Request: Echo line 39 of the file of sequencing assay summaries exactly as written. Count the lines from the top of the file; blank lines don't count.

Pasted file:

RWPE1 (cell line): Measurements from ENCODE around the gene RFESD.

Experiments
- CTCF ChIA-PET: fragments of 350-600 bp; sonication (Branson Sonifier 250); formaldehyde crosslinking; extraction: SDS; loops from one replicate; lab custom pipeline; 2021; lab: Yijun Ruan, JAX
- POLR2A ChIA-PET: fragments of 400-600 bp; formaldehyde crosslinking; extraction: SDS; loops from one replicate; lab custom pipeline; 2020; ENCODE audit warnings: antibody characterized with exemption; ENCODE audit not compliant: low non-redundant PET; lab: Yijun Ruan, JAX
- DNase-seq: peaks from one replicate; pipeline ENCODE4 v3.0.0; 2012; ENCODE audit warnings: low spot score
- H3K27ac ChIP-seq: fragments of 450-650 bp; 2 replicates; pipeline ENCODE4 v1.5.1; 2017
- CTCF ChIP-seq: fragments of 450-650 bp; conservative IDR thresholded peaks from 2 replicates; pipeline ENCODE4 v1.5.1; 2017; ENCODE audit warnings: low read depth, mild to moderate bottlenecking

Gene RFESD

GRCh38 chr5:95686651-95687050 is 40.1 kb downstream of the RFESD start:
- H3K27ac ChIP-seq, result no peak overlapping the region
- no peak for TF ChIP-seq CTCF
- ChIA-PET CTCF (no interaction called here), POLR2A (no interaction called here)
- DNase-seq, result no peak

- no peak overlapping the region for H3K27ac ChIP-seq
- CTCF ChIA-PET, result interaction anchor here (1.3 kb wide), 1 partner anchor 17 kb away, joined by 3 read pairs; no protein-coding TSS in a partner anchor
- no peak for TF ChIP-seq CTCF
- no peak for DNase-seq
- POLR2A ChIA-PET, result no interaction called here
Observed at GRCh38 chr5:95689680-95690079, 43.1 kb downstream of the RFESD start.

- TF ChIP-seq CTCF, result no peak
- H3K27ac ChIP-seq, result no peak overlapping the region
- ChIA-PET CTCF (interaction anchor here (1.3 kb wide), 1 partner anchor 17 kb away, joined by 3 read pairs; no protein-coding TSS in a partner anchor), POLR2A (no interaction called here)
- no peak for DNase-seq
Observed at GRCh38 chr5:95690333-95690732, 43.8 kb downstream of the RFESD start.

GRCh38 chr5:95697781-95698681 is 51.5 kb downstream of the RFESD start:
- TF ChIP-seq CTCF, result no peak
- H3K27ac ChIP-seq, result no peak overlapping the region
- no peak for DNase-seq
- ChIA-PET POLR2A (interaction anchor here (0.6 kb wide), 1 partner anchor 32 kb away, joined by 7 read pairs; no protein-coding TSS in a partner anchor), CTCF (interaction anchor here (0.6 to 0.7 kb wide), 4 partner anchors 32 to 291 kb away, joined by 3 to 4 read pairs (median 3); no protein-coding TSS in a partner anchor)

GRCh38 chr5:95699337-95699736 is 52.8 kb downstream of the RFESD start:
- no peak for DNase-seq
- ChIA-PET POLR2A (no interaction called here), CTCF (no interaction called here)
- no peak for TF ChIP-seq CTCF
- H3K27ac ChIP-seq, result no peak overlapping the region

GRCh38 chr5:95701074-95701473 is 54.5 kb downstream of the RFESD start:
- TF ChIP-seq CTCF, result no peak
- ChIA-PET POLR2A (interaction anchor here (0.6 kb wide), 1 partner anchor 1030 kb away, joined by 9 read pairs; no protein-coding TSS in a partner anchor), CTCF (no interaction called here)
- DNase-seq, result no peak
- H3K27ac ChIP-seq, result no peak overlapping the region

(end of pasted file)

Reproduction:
- H3K27ac ChIP-seq, result no peak overlapping the region